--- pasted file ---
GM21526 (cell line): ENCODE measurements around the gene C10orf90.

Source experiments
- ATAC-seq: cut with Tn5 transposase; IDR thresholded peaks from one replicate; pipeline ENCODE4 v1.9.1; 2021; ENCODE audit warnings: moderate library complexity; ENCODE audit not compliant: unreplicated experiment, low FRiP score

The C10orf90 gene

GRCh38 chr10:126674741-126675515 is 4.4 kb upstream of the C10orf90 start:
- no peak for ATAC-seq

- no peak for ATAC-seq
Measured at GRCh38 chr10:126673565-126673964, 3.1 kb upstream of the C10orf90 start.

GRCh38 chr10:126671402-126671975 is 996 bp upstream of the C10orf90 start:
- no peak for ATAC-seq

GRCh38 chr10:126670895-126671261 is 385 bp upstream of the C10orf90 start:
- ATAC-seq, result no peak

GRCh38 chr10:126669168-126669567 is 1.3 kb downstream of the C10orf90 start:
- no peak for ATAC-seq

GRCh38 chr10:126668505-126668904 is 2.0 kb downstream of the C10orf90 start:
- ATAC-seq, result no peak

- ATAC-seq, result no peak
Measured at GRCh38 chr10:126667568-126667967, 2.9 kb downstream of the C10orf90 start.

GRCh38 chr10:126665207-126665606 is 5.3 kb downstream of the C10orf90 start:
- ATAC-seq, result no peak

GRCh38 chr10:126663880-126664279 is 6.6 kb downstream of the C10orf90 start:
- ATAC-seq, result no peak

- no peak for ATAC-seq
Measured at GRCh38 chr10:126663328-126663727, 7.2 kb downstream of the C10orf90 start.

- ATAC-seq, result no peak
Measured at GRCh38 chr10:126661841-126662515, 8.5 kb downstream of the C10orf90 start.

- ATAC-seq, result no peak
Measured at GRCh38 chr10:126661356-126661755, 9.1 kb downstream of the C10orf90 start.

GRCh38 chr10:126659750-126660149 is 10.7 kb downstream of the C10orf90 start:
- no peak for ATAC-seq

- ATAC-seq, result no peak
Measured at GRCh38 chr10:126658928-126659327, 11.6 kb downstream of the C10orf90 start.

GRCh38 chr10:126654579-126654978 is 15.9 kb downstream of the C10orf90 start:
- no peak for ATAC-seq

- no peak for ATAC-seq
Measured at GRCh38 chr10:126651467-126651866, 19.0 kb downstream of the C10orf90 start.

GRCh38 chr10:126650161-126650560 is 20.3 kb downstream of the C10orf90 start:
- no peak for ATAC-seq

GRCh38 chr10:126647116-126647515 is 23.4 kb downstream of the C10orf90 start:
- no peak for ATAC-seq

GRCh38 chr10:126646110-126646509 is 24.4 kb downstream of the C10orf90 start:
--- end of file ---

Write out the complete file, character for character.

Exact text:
GM21526 (cell line): ENCODE measurements around the gene C10orf90.

Source experiments
- ATAC-seq: cut with Tn5 transposase; IDR thresholded peaks from one replicate; pipeline ENCODE4 v1.9.1; 2021; ENCODE audit warnings: moderate library complexity; ENCODE audit not compliant: unreplicated experiment, low FRiP score

The C10orf90 gene

GRCh38 chr10:126674741-126675515 is 4.4 kb upstream of the C10orf90 start:
- no peak for ATAC-seq

- no peak for ATAC-seq
Measured at GRCh38 chr10:126673565-126673964, 3.1 kb upstream of the C10orf90 start.

GRCh38 chr10:126671402-126671975 is 996 bp upstream of the C10orf90 start:
- no peak for ATAC-seq

GRCh38 chr10:126670895-126671261 is 385 bp upstream of the C10orf90 start:
- ATAC-seq, result no peak

GRCh38 chr10:126669168-126669567 is 1.3 kb downstream of the C10orf90 start:
- no peak for ATAC-seq

GRCh38 chr10:126668505-126668904 is 2.0 kb downstream of the C10orf90 start:
- ATAC-seq, result no peak

- ATAC-seq, result no peak
Measured at GRCh38 chr10:126667568-126667967, 2.9 kb downstream of the C10orf90 start.

GRCh38 chr10:126665207-126665606 is 5.3 kb downstream of the C10orf90 start:
- ATAC-seq, result no peak

GRCh38 chr10:126663880-126664279 is 6.6 kb downstream of the C10orf90 start:
- ATAC-seq, result no peak

- no peak for ATAC-seq
Measured at GRCh38 chr10:126663328-126663727, 7.2 kb downstream of the C10orf90 start.

- ATAC-seq, result no peak
Measured at GRCh38 chr10:126661841-126662515, 8.5 kb downstream of the C10orf90 start.

- ATAC-seq, result no peak
Measured at GRCh38 chr10:126661356-126661755, 9.1 kb downstream of the C10orf90 start.

GRCh38 chr10:126659750-126660149 is 10.7 kb downstream of the C10orf90 start:
- no peak for ATAC-seq

- ATAC-seq, result no peak
Measured at GRCh38 chr10:126658928-126659327, 11.6 kb downstream of the C10orf90 start.

GRCh38 chr10:126654579-126654978 is 15.9 kb downstream of the C10orf90 start:
- no peak for ATAC-seq

- no peak for ATAC-seq
Measured at GRCh38 chr10:126651467-126651866, 19.0 kb downstream of the C10orf90 start.

GRCh38 chr10:126650161-126650560 is 20.3 kb downstream of the C10orf90 start:
- no peak for ATAC-seq

GRCh38 chr10:126647116-126647515 is 23.4 kb downstream of the C10orf90 start:
- no peak for ATAC-seq

GRCh38 chr10:126646110-126646509 is 24.4 kb downstream of the C10orf90 start: